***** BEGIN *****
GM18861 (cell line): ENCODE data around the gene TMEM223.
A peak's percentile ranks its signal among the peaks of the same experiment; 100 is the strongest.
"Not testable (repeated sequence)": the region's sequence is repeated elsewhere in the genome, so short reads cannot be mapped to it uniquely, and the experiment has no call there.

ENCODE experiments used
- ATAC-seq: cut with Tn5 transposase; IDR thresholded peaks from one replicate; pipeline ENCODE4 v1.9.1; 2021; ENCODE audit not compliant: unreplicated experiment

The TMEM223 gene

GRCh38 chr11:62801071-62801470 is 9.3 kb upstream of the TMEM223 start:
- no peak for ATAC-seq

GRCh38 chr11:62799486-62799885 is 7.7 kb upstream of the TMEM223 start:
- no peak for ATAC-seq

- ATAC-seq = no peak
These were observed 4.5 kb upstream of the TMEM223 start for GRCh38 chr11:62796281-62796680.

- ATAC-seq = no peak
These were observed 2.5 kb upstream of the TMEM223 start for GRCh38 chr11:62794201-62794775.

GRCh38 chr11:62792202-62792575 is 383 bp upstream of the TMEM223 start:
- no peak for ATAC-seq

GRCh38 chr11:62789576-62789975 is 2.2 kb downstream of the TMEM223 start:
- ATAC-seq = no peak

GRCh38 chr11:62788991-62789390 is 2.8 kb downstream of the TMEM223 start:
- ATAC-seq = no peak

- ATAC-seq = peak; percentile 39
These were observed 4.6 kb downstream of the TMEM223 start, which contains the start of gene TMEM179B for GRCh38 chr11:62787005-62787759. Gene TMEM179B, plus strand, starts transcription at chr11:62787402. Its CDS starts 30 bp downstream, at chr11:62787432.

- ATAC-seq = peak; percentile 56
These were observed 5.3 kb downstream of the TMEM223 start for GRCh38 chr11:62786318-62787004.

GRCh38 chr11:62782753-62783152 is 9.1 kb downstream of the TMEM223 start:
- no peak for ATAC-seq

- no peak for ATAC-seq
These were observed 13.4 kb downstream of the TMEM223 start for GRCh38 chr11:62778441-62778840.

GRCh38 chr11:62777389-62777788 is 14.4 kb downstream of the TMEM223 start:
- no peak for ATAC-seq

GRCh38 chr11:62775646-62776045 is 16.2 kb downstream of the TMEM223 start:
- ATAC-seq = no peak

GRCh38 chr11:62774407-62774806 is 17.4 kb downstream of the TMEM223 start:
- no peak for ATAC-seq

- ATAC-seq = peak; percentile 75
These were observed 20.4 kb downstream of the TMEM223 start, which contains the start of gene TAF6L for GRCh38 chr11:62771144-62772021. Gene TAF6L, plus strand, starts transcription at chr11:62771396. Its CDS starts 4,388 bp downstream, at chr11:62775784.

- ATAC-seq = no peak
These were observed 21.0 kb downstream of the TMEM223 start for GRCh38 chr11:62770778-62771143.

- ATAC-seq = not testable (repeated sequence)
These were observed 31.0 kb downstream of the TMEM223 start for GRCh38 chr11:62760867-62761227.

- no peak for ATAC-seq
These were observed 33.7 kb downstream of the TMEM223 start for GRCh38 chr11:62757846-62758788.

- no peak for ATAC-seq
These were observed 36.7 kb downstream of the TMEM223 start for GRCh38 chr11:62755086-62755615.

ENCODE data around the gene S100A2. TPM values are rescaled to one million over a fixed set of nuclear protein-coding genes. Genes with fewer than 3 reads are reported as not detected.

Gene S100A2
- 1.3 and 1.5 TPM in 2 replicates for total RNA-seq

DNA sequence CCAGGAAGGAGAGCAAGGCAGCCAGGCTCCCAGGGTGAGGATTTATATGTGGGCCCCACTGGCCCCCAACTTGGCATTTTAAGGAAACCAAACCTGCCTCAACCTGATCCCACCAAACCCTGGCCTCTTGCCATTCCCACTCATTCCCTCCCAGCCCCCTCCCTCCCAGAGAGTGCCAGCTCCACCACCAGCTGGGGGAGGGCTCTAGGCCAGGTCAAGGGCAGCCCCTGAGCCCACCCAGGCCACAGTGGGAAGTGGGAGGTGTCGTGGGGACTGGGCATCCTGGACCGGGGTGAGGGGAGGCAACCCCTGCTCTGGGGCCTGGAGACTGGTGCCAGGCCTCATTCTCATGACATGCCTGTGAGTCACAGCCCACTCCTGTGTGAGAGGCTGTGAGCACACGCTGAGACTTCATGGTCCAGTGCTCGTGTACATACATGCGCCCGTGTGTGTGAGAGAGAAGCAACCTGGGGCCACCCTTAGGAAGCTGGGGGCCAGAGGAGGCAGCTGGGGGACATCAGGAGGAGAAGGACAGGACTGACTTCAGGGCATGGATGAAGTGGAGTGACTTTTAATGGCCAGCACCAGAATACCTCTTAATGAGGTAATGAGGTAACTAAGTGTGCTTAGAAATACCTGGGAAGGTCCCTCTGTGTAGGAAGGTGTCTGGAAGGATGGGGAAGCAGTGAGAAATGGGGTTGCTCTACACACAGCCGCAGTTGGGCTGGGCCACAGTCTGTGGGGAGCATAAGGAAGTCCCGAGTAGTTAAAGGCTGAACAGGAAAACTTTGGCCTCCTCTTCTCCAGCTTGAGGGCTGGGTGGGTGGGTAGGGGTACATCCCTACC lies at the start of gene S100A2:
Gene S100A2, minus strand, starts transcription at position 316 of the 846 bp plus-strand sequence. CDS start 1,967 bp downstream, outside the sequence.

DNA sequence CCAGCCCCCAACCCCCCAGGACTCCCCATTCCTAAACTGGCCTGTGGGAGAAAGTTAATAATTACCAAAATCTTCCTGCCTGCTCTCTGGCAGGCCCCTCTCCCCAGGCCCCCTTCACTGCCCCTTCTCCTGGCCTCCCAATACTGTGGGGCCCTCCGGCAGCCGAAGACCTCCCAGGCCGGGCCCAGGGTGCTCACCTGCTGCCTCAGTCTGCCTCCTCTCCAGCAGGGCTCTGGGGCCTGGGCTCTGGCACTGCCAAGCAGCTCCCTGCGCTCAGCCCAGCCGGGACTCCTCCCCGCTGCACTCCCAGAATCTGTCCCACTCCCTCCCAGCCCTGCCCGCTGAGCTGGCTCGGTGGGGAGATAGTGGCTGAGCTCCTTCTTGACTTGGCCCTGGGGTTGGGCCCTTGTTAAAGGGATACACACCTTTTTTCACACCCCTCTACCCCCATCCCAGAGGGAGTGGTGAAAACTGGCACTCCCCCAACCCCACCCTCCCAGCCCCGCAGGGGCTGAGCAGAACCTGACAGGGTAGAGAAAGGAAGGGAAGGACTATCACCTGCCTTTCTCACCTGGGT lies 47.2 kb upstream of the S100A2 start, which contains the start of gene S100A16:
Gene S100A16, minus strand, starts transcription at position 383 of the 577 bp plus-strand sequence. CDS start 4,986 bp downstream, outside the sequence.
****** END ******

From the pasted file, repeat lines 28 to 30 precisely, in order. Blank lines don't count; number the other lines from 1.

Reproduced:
These were observed 13.4 kb downstream of the TMEM223 start for GRCh38 chr11:62778441-62778840.

GRCh38 chr11:62777389-62777788 is 14.4 kb downstream of the TMEM223 start:
- no peak for ATAC-seq